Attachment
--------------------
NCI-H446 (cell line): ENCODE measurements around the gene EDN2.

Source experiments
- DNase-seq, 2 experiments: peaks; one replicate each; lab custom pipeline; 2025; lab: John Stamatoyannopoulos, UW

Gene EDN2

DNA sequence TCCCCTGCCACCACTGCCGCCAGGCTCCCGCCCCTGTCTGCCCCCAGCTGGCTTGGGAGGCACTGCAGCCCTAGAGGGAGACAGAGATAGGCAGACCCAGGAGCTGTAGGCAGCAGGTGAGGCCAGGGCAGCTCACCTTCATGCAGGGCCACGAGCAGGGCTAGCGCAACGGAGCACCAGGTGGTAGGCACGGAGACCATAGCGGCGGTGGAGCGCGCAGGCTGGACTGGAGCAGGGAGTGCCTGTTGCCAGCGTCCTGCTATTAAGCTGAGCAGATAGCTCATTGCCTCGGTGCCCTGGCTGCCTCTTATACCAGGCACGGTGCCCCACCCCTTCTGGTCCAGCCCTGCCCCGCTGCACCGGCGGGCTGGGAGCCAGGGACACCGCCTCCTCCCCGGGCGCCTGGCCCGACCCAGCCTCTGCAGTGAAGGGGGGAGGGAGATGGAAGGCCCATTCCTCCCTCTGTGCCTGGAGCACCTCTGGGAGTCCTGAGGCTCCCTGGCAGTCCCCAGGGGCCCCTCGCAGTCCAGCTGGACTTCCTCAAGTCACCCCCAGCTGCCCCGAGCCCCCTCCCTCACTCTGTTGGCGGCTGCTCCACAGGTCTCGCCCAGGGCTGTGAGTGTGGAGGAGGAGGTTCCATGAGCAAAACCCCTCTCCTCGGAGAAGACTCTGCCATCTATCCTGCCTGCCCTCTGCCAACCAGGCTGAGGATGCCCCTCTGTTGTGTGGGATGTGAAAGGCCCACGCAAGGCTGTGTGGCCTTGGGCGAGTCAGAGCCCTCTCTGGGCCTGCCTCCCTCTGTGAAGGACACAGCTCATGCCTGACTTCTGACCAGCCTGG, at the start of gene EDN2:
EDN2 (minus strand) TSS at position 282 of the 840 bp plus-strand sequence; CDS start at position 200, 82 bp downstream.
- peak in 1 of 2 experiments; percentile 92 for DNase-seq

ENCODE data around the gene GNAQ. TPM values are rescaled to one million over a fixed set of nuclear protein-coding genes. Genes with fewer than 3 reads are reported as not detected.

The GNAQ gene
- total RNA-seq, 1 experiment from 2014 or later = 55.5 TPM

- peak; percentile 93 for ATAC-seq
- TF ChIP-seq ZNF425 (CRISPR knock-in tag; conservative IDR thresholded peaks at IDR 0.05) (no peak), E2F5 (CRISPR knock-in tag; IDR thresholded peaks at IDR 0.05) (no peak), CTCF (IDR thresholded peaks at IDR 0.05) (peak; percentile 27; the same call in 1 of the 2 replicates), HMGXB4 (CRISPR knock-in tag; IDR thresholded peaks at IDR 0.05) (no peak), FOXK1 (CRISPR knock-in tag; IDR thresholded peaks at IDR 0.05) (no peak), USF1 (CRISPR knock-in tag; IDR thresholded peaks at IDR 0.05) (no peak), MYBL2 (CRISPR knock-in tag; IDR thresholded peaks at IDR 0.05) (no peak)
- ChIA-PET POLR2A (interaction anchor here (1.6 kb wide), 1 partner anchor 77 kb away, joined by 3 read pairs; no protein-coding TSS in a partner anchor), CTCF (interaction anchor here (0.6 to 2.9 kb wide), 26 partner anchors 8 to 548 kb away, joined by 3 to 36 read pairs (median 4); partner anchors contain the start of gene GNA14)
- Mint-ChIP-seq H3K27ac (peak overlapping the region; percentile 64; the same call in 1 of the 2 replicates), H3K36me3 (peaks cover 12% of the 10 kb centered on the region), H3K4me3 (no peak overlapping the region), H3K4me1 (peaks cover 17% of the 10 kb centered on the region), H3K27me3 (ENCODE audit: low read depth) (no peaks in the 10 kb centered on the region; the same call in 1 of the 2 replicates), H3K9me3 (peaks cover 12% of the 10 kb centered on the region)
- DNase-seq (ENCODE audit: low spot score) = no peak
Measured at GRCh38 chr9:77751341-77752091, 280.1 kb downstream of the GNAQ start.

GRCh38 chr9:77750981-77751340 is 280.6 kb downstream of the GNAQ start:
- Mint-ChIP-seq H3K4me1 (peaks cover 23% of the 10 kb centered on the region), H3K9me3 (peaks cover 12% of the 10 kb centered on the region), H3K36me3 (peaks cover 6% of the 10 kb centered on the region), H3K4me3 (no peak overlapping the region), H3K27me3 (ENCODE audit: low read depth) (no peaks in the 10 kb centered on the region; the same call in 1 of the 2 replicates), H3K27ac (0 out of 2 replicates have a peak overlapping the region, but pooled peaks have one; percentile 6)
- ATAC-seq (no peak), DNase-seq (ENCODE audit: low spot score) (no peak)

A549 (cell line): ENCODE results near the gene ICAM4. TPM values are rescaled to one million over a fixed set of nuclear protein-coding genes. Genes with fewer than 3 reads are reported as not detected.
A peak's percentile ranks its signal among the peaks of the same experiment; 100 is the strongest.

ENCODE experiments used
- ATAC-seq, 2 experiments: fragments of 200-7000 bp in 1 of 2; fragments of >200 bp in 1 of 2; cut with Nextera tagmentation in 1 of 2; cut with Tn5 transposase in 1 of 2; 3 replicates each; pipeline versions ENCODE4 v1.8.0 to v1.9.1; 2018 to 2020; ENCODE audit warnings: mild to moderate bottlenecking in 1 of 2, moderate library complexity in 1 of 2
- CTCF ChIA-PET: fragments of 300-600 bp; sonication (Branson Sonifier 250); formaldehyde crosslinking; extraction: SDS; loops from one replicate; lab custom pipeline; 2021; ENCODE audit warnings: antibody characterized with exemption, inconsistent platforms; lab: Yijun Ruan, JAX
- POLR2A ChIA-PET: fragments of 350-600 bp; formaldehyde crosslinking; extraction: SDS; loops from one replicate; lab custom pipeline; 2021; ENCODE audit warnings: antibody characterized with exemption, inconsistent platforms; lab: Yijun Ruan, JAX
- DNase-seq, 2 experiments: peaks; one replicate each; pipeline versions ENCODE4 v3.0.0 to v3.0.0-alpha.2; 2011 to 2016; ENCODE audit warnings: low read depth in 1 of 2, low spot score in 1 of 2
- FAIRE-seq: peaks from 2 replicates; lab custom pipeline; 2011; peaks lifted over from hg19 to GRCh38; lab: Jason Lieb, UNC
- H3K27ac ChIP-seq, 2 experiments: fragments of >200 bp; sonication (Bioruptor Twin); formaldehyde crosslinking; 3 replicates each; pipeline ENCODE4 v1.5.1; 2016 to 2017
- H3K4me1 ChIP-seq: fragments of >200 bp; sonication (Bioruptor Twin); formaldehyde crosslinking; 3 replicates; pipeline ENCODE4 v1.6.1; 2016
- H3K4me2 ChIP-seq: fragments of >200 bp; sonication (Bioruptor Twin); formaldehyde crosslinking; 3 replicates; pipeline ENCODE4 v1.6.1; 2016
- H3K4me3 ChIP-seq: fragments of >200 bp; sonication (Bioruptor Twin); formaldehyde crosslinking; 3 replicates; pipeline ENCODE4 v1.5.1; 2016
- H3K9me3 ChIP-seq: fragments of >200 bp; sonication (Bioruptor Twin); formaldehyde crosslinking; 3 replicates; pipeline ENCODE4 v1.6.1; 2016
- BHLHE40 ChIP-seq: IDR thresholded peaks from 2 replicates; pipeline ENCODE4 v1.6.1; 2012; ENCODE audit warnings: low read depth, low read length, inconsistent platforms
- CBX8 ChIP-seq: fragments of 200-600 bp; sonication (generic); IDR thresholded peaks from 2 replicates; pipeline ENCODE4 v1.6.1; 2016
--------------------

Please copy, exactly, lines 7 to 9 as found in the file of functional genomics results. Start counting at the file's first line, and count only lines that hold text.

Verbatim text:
- peak in 1 of 2 experiments; percentile 92 for DNase-seq

ENCODE data around the gene GNAQ. TPM values are rescaled to one million over a fixed set of nuclear protein-coding genes. Genes with fewer than 3 reads are reported as not detected.

The GNAQ gene